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Furthermore, the proper selection of the team provides a means of determining general responsibilities for each team member involved. They will need to know the overall scope of their service while also knowing their overall design responsibilities as compared to their peers. In addition, their contracts will be a directly correlated to the contract and specifications of the client involved. This is important as it aligns the motivations of the work team with that of the client. By aligning motivations and incentives, the design team has their personal interests affiliated with those of the client. This will ultimately help reduce unethical practices and mistakes within the overall process. According to the British design management standards, the design team will want to establish effective means of communication while also electing a qualified leader. More important the team must establish an overall brief. The brief, according to British Standards, should outline the purpose of the construction, unusual features, financial policy and time policy (O'reilly, 2012. Finally, during the preparation phase the team and the client must establish a programme procurement strategy and a soft landing strategy. These aspects are also important as they provide an overall framework for which the team can operate in. This phase also provides elements in essential operations of the process. Questions regarding equipment, secretary support, computers, and other intangibles should all be answered. By establishing boundaries, the team is less likely to deviate into areas that are not core to the needs of the client involved.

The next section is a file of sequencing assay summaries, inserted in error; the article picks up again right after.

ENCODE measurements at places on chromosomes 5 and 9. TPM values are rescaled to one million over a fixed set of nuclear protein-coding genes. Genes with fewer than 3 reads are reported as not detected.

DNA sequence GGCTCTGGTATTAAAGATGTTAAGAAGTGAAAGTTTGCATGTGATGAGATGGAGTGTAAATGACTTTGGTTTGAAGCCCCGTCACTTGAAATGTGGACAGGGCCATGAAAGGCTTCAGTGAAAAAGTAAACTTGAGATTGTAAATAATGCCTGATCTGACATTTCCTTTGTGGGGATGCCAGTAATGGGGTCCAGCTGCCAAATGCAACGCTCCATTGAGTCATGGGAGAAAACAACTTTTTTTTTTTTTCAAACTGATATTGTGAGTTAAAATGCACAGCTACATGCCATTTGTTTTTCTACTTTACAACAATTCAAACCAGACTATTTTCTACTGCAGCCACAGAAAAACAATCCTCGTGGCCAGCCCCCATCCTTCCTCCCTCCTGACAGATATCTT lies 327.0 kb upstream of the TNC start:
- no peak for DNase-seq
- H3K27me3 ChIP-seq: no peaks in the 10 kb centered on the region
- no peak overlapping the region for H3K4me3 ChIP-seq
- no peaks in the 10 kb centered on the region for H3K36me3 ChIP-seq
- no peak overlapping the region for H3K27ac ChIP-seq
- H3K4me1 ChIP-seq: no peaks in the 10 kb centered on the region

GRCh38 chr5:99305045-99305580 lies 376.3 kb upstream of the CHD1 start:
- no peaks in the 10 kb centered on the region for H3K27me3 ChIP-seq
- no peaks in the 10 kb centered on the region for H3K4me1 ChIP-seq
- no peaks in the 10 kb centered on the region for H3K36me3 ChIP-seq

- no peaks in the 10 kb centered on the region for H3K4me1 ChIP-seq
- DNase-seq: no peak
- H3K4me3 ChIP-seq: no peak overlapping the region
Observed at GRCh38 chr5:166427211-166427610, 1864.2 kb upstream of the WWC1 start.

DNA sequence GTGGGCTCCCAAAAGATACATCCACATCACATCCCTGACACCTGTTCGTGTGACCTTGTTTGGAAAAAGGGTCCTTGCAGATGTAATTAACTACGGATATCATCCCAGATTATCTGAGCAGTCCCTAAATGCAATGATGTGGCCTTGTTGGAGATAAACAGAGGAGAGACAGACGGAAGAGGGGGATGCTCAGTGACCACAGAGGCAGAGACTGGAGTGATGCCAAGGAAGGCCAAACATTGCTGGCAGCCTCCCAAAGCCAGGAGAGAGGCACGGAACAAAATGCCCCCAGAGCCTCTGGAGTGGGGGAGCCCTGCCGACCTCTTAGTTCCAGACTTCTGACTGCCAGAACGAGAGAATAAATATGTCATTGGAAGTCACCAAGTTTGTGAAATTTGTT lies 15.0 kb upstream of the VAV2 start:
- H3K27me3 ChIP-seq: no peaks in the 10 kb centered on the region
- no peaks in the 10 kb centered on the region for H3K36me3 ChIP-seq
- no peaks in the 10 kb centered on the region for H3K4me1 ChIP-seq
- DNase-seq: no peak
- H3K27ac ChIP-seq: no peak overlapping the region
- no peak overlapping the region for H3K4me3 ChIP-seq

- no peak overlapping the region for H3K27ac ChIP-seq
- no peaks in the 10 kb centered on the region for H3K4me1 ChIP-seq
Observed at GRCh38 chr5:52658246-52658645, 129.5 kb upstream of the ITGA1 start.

Next, the company must engage in an overall concept design. The concept design builds upon the work of the preparation by providing more specifics about the overall project. The concept design is also important as it allows more specific details to be included or excluded from the general project. Aspects such as structural design, site landscape, costs, and services will be discussed in this phase of the plan. This phase is also characterized by a general overview of the earlier procurement strategy and design reasonability. This review is essential in determining that all parties involved are aligned as to the precise specifications and needs of the project. The completion of the design brief is also critical in this stage. The design brief, as mentioned earlier provides the overall framework in which the entire project operates within (Briefing the Team, 1998). As such, it must be completed before any additional work is completed. According to the RIBA, this process should incorporate many of the following details and user requirements schedules of accommodation, site information, design and material quality, facilities management, environmental services, sustainable development policy, whole life costing, timetable of critical events, target cost/cash flow constraints, procedures, time and cost controls,